Supply Chain Expertise and Technology Blog by TMC, a division of C.H. Robinson

Advancing into the Future of Logistics

SelfDrivingAs consumers, we’ve all seen the semiautonomous features that have been steadily added to the cars we drive. Adaptive cruise control, automated parallel parking, automatic emergency braking, and blind spot warning systems are all examples of relatively recent features that aim to add efficiency and safety to our commutes, road trips, and general running around town. In the same way advancements are happening in the consumer automobile space, new technologies are helping shape the future of logistics as well.

At TMC’s 2017 Customer Forum, we spoke about two of the advancements in trucking that are steering us into the future: platooning and autonomy.

Platooning toward safety, efficiency, and savings
Platooning—the grouping of vehicles—is a method of increasing the capacity of roads. Using truck-to-truck communication, advanced sensing technology, and data, platooning can improve safety and the efficiency of trucks. When platooning technology is engaged, drivers essentially drive as usual while wireless technology links each vehicle; a forward-looking radar sensor can sense obstacles ahead and automatically apply brakes in both trucks faster than humans can. When platooning, trucks can travel closer together than what’s safe when drivers are manually driving. The shorter gap between trucks results in altered aerodynamics, reduces wind resistance, and results in fuel savings for both trucks.

As autonomy—self-driving capabilities—in trucks increases, so do the savings. Removing one driver from one truck (partial autonomy) plus platooning can lead to 15% savings per mile, and removing drivers from both trucks (complete autonomy) plus platooning could lead to 40% cost savings per mile.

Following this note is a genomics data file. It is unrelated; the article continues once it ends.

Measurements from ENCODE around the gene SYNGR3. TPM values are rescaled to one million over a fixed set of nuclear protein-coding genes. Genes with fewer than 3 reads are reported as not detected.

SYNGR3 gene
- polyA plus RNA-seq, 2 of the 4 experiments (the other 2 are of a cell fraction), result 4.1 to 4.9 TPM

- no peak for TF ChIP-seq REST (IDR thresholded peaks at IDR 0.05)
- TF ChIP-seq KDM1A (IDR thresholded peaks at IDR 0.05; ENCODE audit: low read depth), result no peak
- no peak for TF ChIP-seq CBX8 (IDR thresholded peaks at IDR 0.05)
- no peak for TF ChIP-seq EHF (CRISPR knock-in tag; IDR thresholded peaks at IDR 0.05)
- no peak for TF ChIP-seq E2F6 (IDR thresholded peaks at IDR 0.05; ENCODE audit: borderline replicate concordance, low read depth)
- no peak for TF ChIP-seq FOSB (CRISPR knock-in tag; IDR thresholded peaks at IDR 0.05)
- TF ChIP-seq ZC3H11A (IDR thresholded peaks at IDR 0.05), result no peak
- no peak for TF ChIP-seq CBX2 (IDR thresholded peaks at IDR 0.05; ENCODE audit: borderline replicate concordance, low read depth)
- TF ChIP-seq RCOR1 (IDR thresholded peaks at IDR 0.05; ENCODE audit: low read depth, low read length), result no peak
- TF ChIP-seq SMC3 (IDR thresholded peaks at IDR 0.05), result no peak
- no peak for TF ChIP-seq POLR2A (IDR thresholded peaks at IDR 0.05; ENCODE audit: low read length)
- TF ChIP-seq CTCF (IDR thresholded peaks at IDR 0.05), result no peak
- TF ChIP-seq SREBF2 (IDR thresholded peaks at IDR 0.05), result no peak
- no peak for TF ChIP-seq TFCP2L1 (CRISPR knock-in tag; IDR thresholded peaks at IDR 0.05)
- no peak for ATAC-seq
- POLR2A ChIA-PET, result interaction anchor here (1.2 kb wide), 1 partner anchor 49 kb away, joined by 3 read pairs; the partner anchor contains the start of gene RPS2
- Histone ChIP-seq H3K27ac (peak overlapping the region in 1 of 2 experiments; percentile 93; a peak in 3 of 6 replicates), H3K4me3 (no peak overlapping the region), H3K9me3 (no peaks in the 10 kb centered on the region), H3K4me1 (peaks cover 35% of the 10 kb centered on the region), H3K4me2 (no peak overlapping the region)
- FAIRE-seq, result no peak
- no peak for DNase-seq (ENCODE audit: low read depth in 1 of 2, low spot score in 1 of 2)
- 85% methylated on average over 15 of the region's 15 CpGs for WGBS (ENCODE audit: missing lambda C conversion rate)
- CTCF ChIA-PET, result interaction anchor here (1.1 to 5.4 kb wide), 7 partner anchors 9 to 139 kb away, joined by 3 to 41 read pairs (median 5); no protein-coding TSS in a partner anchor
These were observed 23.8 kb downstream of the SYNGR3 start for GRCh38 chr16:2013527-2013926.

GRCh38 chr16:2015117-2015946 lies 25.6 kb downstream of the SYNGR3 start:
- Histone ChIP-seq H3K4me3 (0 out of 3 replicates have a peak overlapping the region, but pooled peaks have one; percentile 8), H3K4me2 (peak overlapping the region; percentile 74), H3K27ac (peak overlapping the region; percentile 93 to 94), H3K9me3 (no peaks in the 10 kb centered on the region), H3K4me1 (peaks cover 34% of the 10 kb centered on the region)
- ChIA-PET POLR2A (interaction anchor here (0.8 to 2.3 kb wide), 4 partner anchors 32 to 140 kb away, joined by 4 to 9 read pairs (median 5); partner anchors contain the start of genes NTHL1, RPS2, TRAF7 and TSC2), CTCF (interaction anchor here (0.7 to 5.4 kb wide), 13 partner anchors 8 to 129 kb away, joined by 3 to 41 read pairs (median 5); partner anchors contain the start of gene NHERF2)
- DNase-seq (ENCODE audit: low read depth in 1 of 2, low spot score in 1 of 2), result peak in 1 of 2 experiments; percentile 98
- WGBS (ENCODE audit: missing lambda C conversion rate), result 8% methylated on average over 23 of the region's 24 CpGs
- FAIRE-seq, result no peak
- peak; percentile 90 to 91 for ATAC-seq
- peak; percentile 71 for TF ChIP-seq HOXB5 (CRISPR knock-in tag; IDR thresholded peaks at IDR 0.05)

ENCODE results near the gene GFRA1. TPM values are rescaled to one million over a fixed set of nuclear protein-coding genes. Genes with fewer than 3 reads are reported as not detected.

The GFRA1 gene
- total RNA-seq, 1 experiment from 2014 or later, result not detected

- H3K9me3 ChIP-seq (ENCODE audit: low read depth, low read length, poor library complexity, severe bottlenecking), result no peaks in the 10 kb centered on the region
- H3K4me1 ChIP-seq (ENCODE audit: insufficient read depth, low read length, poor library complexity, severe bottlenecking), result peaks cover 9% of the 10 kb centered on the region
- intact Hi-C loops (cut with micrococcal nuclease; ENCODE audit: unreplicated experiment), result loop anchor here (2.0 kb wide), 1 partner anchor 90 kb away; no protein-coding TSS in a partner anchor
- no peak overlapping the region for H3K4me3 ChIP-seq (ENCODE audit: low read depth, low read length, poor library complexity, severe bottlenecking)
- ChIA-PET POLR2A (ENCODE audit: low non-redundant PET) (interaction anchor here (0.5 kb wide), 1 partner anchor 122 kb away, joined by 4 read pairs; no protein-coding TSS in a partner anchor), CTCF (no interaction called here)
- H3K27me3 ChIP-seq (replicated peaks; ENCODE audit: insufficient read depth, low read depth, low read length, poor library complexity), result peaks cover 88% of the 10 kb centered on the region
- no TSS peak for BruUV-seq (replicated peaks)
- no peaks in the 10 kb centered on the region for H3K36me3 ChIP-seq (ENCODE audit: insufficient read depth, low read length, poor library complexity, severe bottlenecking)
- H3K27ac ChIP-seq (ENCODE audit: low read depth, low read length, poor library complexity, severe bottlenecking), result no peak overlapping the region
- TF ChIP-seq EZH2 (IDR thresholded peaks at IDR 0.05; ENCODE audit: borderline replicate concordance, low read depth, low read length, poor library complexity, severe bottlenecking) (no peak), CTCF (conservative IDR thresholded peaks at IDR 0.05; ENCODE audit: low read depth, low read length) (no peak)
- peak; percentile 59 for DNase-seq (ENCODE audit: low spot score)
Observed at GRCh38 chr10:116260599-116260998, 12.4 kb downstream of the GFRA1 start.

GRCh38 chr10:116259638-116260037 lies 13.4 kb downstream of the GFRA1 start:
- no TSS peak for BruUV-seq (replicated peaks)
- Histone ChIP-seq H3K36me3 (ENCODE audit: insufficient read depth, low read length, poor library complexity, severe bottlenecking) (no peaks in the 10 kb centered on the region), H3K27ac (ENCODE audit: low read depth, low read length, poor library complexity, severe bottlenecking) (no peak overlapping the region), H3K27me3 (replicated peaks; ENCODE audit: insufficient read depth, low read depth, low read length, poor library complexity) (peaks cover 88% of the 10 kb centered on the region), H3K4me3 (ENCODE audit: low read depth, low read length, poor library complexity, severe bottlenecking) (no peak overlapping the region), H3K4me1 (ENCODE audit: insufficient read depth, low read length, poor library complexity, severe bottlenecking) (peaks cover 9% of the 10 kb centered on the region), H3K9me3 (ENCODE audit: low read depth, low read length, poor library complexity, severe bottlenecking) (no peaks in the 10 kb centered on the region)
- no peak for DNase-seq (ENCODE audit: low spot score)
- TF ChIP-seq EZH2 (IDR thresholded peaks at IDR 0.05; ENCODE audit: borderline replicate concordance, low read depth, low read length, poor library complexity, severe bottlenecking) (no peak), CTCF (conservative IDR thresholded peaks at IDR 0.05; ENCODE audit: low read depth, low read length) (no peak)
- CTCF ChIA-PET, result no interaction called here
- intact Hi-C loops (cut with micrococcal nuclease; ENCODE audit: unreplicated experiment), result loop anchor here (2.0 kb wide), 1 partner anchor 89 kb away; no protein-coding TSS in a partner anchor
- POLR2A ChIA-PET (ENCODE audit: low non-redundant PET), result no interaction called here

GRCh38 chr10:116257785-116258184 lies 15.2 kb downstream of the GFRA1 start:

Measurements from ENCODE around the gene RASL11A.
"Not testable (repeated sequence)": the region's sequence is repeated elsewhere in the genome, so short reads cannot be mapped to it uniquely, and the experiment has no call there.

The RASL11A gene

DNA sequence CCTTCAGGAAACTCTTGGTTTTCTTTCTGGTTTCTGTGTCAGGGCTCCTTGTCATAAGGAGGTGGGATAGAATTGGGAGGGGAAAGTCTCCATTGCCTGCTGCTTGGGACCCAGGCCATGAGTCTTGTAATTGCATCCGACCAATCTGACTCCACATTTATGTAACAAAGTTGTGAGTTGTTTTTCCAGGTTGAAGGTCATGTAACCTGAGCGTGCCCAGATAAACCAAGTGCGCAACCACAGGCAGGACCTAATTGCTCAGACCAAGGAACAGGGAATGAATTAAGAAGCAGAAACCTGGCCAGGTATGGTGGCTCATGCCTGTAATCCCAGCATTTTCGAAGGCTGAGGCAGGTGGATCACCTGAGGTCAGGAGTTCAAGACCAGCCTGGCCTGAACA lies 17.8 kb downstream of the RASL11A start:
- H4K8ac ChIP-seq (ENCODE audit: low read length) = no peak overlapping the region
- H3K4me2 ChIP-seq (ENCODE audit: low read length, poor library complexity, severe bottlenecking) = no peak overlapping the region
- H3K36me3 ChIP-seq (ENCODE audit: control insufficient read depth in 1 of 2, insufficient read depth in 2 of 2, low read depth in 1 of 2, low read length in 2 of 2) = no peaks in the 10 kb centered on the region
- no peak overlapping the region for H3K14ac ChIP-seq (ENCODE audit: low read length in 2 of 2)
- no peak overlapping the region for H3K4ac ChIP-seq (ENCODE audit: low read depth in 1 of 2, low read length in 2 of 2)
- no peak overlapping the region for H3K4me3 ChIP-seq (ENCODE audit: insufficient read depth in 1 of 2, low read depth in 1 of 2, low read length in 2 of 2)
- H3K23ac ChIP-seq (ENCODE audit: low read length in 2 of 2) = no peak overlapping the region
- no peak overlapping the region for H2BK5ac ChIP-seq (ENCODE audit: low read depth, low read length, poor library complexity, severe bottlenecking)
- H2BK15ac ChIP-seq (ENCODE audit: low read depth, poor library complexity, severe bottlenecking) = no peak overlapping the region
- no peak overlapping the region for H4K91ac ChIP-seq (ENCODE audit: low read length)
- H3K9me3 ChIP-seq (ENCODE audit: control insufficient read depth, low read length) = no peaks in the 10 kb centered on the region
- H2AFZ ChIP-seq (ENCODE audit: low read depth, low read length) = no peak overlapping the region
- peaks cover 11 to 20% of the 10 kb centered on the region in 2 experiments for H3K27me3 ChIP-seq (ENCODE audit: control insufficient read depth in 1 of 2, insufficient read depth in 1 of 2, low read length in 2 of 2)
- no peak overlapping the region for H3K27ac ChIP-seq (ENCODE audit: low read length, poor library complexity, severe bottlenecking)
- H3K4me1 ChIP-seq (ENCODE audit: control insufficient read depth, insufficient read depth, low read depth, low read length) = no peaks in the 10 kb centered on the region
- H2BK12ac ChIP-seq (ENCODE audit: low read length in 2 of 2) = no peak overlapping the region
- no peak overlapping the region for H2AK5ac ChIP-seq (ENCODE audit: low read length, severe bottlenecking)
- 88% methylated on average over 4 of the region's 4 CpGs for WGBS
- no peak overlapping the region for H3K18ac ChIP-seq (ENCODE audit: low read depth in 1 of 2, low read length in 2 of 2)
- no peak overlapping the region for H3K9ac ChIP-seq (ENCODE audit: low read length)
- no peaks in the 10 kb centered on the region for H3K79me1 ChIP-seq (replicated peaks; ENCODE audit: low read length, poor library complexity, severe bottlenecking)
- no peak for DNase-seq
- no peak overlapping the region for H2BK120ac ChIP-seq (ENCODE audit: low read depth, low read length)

We believe platooning is a practical use of autonomy that the industry can begin taking advantage of in the very near future.

Bringing autonomy to the trucking industry
Autonomy isn’t an all-or-nothing capability. Think of it as a progressive continuum of ability. We like to think of it as a five-level tier. At level one, humans are still very hands on—most functions are still controlled by a human driver. Level two is more hands off; a vehicle can automate acceleration, braking, and steering. At level three, we have conditional automation; no active driver attention is needed, but a driver must be ready to intervene. At level four, we jump to high automation: trucks are completely self-driving except in extreme weather or unusual environments.

Finally, at level five, we’re at full automation and no human driver is required. There’s a significant gap between level three and achieving levels four and five. The general consensus is that levels one through three will be reached in the next five years, and levels four and five are likely 10 or more years away.

What could a level five autonomous world look like?
Of course, none of us can predict the future, but we can imagine what a level five autonomous world would look like. Autonomous trucks would be mainstream—on all roads, in all traffic—and the cost of it would be closer in line with that of public transportation and long-haul trucking. We also believe that, at this phase, we could see standardized regulations across the United States, with limited differences between states and regions.